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Table of Contents

    Topic review

    Loop-Mediated Isothermal Amplification (LAMP)

    Subjects: Microbiology
    View times: 13
    Submitted by: Ulrika Morris

    Definition

    Loop-mediated isothermal amplification (LAMP) is a sensitive molecular tool suitable for use as a near point-of-care test for the diagnosis of malaria.

    1. Introduction

    Loop-mediated isothermal amplification (LAMP) is a sensitive molecular tool suitable for use as a near point-of-care test for the diagnosis of malaria in low resource settings [1]. The LAMP methodology—first published in year 2000—relies on isothermal deoxyribonucleic acid (DNA) amplification employing the Bacillus stearothermophilus (Bst) DNA polymerase with strand displacement activity [2]. LAMP can therefore be performed at a single temperature with a simple heating block or water bath, reducing the need for sensitive and expensive machinery such as polymerase chain reaction (PCR) thermocyclers. The LAMP reaction is primed by a specific set of four to six primers that identify distinct regions on the target DNA. The design of the primers results in DNA loop formations and several inverted repeats of the target DNA [2]. This autocycling strand-displacement DNA synthesis makes the amplification highly efficient and specific, allowing the amplification of a few DNA copies to 109 copies under isothermal conditions in less than one hour, reducing the time-to-result [3][4]. DNA amplification can be detected by eye by a change in turbidity caused by white precipitate of magnesium pyrophosphate formed during the reaction, or under ultraviolet (UV) fluorescence if a fluorescent indicator such as calcein is added to the reagents [3]. Visual detection avoids the need for opening the reaction tube post-amplification, hence the reaction is conducted in a closed system which reduces the risk of DNA contamination [5]. Furthermore, the Bst polymerase is more robust towards inhibition than Taq polymerase in conventional PCR, making it suitable for use with simple and field friendly DNA extraction methods, but maintaining a sensitivity comparable to PCR [1][6][7][8][9].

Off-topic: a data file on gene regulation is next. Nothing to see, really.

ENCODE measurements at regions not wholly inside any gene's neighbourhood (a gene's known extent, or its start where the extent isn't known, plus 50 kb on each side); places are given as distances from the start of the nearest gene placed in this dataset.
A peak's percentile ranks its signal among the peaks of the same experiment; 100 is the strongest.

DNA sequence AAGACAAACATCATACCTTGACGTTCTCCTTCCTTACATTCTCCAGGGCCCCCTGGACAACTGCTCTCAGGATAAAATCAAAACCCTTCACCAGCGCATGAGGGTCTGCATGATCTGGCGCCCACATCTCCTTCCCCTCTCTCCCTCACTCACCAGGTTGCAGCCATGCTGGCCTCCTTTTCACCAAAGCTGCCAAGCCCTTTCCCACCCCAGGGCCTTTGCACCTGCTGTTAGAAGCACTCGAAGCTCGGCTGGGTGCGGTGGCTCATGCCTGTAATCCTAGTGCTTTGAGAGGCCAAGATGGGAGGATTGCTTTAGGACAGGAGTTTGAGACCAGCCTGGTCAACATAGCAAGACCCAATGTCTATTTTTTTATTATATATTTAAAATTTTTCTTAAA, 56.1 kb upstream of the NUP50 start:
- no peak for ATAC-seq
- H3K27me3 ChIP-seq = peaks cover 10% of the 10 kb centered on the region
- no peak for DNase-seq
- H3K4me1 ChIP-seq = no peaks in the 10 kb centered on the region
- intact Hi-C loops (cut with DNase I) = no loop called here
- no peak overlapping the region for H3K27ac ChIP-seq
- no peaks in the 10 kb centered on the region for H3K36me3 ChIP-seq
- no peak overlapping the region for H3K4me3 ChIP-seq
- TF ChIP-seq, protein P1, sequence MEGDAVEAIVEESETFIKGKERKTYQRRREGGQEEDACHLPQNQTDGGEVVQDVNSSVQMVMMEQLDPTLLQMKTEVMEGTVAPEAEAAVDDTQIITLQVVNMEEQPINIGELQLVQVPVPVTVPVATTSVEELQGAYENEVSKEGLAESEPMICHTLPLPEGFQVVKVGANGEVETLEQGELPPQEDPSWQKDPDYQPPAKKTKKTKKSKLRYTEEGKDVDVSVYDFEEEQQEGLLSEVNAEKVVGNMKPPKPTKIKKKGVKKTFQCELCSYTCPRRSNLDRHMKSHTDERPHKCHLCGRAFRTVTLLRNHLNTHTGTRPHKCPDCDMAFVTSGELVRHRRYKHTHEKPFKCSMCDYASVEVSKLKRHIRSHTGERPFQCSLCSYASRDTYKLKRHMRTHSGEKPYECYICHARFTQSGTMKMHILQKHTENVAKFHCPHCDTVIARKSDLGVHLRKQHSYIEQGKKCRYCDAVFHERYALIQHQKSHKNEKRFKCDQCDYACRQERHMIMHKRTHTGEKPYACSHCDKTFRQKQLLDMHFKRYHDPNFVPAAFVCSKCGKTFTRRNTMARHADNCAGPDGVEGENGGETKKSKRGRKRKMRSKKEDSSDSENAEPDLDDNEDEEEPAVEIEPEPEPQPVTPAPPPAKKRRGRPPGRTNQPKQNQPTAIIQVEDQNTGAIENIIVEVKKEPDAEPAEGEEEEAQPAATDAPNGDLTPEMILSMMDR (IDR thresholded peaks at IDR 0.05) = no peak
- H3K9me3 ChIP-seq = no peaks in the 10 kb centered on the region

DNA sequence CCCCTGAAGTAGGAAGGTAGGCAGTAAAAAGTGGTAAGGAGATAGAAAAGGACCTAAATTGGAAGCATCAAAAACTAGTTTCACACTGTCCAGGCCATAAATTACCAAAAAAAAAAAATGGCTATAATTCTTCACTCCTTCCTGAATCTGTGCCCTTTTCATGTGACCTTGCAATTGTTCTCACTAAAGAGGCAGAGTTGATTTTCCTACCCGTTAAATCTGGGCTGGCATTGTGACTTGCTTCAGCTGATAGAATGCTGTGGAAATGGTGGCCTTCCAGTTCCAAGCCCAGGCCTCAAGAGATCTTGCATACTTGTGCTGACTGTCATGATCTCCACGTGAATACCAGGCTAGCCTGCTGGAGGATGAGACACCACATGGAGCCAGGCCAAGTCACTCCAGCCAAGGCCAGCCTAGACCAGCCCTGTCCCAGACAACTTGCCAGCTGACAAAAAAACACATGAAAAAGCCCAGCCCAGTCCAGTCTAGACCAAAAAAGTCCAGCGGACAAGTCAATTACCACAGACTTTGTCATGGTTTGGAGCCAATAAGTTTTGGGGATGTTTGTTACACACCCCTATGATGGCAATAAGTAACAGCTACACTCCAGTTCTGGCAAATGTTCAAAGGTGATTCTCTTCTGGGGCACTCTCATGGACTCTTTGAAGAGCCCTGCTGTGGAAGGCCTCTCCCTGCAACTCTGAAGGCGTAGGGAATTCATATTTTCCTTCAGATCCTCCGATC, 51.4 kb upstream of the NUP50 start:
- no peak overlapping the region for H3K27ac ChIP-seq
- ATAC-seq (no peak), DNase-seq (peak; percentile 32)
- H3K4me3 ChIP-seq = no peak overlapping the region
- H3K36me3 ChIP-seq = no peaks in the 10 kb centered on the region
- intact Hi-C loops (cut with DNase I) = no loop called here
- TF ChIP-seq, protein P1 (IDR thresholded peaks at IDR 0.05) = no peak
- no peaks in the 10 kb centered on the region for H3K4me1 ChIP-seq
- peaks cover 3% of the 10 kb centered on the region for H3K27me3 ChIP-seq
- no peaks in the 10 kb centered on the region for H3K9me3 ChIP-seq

The first malaria specific LAMP assay targeting the Plasmodium falciparum 18S ribosomal ribonucleic acid (rRNA) genes was published in 2006 [10]. This was followed by Plasmodium genus and species-specific LAMP assays published in 2007 [7]. Since then, over 40 different LAMP methods have been developed. These developments—some of which were recently reviewed [9][11]—have aimed at improving the sensitivity of the assay by targeting mitochondrial DNA [6] or alternative gene targets [12][13][14][15]. Other methods have aimed at improving or mitigating DNA extraction processes [16][17][18][19], or improving the read-out of the results by incorporating different dyes [20][21][22] or by combining LAMP with lateral flow dipsticks providing a similar result format to malaria rapid diagnostic tests (RDTs) [23].